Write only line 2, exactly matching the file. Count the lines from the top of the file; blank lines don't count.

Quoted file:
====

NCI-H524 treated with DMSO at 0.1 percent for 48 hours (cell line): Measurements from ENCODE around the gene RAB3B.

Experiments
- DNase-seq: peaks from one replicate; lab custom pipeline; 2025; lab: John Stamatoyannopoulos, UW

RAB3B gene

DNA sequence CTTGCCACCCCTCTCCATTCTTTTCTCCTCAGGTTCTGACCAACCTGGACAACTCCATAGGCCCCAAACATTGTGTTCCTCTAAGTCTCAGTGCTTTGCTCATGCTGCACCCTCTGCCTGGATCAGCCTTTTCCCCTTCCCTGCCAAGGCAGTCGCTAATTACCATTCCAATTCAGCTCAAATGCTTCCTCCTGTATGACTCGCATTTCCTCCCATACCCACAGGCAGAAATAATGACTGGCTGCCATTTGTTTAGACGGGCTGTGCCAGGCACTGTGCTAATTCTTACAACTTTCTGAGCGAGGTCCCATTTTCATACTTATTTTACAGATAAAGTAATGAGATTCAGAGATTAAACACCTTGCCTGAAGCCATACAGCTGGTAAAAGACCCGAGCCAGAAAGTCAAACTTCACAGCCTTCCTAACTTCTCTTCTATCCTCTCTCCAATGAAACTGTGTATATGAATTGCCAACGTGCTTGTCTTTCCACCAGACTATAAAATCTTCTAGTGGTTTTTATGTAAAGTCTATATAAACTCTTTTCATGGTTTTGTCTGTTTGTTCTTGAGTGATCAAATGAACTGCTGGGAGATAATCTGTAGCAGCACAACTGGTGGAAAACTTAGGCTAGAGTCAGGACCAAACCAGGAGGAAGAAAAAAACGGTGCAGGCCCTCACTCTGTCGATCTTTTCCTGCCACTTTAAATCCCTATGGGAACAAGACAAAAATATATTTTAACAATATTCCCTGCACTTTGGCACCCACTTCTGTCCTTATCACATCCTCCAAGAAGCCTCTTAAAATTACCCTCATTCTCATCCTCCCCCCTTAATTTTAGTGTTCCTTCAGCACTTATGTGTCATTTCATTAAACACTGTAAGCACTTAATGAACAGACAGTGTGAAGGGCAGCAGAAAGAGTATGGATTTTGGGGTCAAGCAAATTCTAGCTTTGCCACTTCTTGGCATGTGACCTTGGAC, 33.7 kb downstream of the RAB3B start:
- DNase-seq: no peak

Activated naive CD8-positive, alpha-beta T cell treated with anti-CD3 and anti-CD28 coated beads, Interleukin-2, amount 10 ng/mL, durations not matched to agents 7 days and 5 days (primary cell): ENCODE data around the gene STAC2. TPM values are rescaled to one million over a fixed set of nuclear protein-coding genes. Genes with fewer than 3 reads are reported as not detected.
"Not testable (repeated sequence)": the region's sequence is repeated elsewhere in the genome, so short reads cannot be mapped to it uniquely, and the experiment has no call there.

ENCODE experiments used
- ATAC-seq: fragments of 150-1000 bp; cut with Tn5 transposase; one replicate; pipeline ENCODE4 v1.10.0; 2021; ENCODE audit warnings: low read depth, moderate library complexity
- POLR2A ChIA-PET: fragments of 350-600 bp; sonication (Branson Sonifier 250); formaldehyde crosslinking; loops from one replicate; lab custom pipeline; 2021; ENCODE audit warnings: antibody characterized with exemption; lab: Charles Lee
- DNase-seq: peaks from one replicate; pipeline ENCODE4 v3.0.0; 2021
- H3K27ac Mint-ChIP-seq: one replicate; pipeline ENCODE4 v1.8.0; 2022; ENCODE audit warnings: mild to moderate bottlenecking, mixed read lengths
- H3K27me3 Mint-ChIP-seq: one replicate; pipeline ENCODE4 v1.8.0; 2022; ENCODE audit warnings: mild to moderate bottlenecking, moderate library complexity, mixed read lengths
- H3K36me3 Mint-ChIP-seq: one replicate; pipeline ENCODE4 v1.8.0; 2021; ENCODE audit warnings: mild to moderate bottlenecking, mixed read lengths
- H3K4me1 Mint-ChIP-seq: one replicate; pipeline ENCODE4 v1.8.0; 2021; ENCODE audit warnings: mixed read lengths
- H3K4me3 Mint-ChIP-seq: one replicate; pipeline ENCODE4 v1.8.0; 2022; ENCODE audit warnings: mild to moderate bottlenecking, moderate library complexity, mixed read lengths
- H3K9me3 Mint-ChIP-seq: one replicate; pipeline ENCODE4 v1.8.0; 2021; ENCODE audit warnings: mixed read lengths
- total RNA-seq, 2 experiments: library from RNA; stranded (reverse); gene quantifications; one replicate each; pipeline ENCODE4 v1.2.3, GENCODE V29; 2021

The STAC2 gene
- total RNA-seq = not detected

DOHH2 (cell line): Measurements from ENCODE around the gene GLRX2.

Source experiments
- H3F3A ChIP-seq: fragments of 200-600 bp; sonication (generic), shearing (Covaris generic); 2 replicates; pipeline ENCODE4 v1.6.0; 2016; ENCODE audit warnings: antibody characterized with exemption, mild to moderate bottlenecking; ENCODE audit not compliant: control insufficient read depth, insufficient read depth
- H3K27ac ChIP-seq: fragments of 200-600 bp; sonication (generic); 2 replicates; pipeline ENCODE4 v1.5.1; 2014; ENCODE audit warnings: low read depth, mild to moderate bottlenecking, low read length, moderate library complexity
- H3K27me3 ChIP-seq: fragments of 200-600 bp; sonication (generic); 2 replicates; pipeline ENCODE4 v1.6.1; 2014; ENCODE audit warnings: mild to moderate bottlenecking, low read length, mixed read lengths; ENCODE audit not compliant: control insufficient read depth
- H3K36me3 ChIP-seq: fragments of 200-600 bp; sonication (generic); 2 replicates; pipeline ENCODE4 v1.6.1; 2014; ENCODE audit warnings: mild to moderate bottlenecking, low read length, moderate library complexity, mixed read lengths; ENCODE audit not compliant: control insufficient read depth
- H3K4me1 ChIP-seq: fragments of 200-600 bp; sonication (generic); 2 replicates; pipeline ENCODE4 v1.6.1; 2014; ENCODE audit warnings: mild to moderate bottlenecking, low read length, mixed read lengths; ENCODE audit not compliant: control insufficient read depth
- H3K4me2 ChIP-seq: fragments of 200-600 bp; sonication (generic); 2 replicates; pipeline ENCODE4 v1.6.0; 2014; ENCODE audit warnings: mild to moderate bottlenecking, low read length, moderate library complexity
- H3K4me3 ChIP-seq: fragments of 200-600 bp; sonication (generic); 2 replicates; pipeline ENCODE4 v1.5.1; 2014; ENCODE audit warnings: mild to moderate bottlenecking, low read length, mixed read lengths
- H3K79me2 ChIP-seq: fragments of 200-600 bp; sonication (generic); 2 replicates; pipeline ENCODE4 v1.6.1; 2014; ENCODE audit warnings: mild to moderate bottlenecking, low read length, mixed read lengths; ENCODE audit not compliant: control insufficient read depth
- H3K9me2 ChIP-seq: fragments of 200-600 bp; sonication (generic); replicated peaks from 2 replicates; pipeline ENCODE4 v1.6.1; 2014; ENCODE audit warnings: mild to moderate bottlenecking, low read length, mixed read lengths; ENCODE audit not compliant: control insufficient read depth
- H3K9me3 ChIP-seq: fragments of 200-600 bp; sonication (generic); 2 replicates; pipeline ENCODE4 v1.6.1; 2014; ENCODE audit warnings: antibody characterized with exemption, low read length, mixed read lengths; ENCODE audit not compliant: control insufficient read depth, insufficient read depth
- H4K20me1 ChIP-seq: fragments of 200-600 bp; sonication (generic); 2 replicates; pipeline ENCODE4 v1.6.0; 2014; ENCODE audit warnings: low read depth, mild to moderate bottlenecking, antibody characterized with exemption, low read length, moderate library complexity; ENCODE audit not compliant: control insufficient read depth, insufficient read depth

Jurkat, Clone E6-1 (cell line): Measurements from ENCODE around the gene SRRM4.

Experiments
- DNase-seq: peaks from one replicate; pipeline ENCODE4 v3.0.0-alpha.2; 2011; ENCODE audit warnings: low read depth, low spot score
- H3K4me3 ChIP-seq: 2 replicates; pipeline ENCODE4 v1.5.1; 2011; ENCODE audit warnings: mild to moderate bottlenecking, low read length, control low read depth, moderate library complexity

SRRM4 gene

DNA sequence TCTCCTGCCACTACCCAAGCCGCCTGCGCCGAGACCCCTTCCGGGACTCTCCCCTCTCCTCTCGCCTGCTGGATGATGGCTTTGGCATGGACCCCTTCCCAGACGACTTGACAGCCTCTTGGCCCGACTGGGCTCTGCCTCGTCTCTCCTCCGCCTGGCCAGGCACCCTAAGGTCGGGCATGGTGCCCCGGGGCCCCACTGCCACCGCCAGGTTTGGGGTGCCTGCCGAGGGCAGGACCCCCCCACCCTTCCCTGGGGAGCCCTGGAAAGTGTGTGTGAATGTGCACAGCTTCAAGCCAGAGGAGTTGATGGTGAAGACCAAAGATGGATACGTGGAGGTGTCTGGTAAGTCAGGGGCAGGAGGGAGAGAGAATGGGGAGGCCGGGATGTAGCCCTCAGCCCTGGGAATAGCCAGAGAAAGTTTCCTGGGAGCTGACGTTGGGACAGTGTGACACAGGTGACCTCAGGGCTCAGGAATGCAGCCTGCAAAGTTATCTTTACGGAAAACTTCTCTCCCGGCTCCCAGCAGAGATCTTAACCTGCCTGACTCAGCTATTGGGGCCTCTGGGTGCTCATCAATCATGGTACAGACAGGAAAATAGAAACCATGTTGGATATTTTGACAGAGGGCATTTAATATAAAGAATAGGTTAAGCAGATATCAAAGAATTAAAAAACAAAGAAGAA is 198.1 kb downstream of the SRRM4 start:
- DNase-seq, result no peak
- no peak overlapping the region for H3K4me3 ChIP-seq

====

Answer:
Experiments